Beware of value traps that look attractive but costly in the end


Every investor wants to find a company that’s a great bargain, but sometimes, not all awesome bargains are what they seem. FILE PHOTO | POOL

June 2, is the National Fish and Chip Day. Please allow me to share a fun fact about fish: did you know that fish are actually very smart and can learn?

Fish will avoid situations they know to cause them pain, and will seek out experiences with rewards. Will often work together to increase their chances of catching something to eat.

Even inviting Octopuses to hunt jointly. Some fish remember musical tunes. Others like the archer fish can recognise human faces and even tell them apart.

Even more remarkably, they can still identify people with faces turned away from them. But like all animals, they still fall prey.

Let me explain. Fish eat bait and worms are known to be good fishing bait. They attract fish universally and are the most visually appealing to hungry fish.

They can be relied on to consistently catch dozens of species of fish with relative ease - at least in a fresh water body.

How’s this devotion to ichthyology analogous to the markets?

Watching a market that’s down 23 percent if you follow the Nairobi All Share Index (NASI) and spotting a price-to-earnings (P/E) ratio of five percent (60 percent below its nine-year average), one may be tempted to “take the bait.”

You see every investor wants to find a company that’s a great bargain, but sometimes, not all awesome bargains are what they seem.

Value traps often spot low multiples in metrics like the P/E ratios, price-to-cash flow or price-to-book value. And like the bait worm, a value trap looks attractive on the surface but can cost you a lot.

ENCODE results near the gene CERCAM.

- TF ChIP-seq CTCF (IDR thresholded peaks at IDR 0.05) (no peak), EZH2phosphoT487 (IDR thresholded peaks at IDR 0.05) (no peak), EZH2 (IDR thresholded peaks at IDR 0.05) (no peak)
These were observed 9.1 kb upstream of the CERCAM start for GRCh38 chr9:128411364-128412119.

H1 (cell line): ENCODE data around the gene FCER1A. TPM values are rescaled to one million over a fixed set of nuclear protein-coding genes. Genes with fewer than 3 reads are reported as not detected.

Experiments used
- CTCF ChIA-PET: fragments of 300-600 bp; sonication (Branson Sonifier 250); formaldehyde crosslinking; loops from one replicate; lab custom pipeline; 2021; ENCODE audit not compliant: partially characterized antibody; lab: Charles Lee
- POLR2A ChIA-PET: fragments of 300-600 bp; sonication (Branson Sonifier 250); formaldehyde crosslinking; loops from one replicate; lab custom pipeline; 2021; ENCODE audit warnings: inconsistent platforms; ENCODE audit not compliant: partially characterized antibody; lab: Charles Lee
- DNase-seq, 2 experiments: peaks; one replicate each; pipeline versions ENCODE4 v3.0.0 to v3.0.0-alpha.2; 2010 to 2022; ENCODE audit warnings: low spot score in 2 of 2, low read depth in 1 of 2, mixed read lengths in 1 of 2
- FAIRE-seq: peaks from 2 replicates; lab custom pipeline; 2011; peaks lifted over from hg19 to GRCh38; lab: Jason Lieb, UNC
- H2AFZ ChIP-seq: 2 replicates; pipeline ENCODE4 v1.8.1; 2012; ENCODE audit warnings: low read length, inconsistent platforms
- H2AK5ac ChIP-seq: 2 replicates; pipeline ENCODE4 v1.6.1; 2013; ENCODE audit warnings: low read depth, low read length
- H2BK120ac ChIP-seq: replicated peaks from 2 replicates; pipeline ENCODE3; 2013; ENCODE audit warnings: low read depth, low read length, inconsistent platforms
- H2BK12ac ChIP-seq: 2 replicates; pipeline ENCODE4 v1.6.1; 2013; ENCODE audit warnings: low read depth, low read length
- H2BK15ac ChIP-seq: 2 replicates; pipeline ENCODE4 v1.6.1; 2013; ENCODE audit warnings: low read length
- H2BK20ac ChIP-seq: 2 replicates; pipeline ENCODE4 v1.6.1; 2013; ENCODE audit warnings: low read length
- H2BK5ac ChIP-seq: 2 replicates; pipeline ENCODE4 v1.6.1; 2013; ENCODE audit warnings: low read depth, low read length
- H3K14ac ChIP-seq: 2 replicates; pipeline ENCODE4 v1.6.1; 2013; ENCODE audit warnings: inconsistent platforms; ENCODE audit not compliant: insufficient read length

But there are ways to avoid them if you’re careful. Try comparing the company to the sector. If the competition is outpacing the stock you’re considering by a great deal, you already know why that stock is cheap.

Look up the company’s history. If you see inconsistent returns and a history of poor management, avoid them. Also, check if you find some good institutional holding. Mutual funds can more easily move a stock than retail investors.

Moreover, if a company has more financial leverage, that could be a dangerous value trap. A meaningful way to identify this is by looking at the debt ratio of the company.

This is calculated with total liabilities divided by the total assets of the company.

The key is to not get “baited.” I know investors want to buy low and sell high. But do not let your over-religiousness overshadow your investing behaviour and decision-making.

Like Warren Buffet put it so wisely, “it is far better to buy a wonderful company at a fair price than a fair company at a wonderful price.”

As relates to today’s “Fish and Chip” day, the best way to observe it is to take a cane, a length of fishing line with a 24-inch monofilament leader, tie a number six hook on it, tie a split shot 12 inches above the hook and hook an earthworm to it. Throw it in the water and sit back like a villain waiting for a bite.

The writer is the managing director of Canaan Capital